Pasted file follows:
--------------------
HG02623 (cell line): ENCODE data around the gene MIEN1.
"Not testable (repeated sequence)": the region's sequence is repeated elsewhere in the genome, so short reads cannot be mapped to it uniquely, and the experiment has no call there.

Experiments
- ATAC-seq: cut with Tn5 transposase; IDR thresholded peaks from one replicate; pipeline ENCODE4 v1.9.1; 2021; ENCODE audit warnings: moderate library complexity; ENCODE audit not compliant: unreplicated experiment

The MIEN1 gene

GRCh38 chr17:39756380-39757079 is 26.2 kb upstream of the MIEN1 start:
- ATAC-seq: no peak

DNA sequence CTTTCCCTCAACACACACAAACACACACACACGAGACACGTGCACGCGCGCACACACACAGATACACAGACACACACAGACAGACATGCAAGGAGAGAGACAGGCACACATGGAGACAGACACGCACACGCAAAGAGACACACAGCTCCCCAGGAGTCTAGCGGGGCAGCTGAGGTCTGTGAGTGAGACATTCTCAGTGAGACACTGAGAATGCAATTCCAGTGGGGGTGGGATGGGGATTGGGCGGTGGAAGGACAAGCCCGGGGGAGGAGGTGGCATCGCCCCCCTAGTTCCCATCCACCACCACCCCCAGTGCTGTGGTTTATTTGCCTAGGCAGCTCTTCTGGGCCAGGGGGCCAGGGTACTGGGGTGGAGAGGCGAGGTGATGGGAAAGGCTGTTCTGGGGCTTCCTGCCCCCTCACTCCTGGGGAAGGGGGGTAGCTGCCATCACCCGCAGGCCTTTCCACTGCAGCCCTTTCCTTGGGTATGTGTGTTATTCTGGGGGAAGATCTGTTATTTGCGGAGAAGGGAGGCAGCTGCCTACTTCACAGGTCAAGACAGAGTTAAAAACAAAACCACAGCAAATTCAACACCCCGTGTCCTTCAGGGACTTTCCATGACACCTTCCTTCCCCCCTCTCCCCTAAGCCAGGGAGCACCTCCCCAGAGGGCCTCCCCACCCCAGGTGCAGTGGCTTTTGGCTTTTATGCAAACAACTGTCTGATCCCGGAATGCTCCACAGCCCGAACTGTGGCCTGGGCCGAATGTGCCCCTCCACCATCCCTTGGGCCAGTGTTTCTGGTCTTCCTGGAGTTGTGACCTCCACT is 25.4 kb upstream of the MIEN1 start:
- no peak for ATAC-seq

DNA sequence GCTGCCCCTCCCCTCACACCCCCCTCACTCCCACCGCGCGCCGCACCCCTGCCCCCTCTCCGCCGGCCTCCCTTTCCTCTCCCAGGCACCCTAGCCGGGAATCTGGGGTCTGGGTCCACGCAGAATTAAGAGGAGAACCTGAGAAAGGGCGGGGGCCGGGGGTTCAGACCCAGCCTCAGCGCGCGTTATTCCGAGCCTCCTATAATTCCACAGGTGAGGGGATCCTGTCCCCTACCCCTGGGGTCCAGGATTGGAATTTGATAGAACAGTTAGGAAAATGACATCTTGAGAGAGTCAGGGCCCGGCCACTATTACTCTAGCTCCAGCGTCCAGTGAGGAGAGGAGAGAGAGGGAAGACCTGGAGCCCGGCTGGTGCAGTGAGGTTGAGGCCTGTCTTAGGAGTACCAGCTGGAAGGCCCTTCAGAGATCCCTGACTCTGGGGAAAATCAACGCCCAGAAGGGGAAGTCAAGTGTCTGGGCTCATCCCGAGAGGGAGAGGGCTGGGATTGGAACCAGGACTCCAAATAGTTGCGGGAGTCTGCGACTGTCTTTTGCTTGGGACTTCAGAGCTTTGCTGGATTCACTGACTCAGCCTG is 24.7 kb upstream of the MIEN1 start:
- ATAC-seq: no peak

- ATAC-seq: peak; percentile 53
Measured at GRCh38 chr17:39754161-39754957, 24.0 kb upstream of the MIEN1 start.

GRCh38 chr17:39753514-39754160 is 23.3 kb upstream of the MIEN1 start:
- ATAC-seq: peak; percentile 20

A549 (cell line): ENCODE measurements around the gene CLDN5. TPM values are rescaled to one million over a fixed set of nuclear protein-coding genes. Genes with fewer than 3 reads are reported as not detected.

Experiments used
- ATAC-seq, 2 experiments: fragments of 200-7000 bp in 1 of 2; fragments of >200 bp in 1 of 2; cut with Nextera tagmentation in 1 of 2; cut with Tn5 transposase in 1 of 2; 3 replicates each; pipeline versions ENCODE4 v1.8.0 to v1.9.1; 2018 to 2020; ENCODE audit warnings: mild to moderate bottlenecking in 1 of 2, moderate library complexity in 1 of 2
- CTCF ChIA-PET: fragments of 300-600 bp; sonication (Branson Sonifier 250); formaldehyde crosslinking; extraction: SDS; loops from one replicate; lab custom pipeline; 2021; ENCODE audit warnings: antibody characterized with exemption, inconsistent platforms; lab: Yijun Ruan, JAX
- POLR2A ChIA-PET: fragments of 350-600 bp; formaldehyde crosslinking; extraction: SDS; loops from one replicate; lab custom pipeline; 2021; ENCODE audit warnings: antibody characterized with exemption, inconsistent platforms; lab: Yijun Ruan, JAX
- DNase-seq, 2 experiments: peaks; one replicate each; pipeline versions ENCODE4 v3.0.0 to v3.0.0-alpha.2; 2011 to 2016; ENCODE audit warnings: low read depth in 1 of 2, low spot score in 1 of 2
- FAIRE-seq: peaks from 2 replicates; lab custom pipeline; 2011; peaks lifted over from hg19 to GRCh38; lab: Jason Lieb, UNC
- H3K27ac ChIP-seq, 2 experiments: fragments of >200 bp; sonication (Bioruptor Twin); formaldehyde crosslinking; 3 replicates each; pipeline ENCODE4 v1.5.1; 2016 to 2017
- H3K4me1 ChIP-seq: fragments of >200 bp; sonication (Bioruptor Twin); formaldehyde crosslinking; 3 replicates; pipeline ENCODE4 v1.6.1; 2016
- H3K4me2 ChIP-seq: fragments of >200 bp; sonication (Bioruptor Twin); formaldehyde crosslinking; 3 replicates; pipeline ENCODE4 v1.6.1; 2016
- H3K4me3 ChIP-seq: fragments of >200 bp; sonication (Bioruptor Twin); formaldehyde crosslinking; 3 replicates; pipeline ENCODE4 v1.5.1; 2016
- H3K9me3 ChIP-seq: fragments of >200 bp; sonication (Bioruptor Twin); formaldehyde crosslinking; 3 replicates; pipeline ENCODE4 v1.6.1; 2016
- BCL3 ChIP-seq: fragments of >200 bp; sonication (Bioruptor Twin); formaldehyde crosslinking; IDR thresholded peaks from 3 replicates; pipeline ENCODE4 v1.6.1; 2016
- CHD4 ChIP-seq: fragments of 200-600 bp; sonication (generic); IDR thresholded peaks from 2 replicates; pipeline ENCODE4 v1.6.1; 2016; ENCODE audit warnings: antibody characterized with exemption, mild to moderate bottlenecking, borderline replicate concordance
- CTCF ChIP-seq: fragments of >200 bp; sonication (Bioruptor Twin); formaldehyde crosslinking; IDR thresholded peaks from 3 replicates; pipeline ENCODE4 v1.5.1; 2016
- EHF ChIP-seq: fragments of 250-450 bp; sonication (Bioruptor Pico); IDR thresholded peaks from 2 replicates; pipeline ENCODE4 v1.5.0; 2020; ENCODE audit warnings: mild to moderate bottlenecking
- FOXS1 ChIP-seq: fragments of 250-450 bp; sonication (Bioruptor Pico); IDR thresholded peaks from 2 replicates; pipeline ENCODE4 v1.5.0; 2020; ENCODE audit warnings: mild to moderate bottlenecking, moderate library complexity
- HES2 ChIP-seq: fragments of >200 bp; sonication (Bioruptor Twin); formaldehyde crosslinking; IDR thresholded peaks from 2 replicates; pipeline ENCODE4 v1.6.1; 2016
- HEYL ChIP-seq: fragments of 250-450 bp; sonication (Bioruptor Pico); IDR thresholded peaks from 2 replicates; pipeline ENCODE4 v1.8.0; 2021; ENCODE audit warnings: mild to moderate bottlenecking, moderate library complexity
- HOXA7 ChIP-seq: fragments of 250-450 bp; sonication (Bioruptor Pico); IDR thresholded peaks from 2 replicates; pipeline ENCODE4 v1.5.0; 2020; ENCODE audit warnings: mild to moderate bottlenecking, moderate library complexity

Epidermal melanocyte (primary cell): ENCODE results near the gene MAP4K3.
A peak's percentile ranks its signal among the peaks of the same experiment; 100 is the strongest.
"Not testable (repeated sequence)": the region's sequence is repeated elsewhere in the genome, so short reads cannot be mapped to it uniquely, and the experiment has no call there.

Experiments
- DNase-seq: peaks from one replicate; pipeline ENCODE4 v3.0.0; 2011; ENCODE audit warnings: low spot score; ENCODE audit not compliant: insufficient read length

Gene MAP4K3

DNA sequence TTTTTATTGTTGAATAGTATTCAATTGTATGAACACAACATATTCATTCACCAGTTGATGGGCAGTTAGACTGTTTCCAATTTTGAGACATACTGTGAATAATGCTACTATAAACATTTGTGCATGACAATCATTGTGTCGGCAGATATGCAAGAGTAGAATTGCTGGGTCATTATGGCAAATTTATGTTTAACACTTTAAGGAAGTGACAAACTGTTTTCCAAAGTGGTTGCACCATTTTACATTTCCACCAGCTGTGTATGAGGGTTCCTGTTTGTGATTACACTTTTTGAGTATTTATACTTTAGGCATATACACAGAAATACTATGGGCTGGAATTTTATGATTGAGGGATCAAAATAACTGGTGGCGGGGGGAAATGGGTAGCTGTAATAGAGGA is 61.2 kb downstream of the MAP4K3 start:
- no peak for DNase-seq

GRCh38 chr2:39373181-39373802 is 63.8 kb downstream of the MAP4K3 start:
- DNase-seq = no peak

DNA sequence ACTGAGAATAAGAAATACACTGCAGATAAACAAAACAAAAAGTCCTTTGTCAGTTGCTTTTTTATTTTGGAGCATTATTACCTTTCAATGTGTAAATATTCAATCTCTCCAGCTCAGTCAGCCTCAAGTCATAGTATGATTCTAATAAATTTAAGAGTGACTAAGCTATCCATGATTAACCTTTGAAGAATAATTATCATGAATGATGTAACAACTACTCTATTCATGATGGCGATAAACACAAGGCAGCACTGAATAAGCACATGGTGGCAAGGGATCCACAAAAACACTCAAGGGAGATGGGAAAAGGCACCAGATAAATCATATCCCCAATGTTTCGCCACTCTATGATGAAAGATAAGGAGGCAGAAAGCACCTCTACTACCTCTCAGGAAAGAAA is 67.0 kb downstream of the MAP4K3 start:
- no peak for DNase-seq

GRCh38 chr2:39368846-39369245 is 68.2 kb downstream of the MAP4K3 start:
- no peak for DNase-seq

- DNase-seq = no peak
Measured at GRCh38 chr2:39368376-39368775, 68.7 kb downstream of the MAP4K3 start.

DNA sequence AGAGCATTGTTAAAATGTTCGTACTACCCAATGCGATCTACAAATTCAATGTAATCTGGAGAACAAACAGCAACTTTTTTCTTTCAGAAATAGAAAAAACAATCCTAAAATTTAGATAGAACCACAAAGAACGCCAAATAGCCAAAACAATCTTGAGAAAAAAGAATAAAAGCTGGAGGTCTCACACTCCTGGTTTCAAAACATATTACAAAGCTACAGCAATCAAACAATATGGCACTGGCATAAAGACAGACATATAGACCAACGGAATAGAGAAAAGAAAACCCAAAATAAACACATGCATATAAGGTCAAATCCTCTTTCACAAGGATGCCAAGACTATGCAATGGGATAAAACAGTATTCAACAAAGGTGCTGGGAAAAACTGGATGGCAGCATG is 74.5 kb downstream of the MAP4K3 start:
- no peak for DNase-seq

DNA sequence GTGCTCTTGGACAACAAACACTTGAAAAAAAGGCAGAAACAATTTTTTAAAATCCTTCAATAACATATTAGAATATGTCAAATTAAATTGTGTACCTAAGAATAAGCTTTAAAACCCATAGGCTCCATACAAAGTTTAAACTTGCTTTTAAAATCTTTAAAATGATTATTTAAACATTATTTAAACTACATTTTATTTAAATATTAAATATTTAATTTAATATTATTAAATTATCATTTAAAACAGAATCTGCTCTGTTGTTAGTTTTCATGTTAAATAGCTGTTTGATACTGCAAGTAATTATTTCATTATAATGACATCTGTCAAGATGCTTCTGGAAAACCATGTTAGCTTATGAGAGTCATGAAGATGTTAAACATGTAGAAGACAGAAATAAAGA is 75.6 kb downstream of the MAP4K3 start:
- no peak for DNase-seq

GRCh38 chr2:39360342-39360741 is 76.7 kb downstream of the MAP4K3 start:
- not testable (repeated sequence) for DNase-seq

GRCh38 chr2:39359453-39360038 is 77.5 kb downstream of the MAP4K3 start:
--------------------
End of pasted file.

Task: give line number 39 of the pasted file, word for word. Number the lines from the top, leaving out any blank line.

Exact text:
Experiments